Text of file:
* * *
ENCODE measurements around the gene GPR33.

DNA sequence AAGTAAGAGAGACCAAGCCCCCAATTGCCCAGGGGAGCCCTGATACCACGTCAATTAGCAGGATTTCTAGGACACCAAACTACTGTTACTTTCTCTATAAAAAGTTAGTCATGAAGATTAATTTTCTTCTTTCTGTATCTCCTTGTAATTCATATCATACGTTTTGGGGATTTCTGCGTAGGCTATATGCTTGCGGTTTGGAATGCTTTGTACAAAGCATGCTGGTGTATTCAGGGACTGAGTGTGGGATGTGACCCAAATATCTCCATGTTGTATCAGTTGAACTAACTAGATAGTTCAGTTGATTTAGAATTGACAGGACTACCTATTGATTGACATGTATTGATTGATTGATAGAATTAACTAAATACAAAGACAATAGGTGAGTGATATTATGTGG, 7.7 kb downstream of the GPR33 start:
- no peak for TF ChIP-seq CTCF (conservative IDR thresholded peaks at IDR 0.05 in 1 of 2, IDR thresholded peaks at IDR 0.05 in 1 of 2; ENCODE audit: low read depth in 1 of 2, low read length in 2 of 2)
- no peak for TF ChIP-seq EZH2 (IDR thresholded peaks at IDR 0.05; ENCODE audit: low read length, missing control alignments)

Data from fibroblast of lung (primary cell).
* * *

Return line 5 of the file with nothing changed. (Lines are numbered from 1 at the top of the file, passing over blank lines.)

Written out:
Data from fibroblast of lung (primary cell).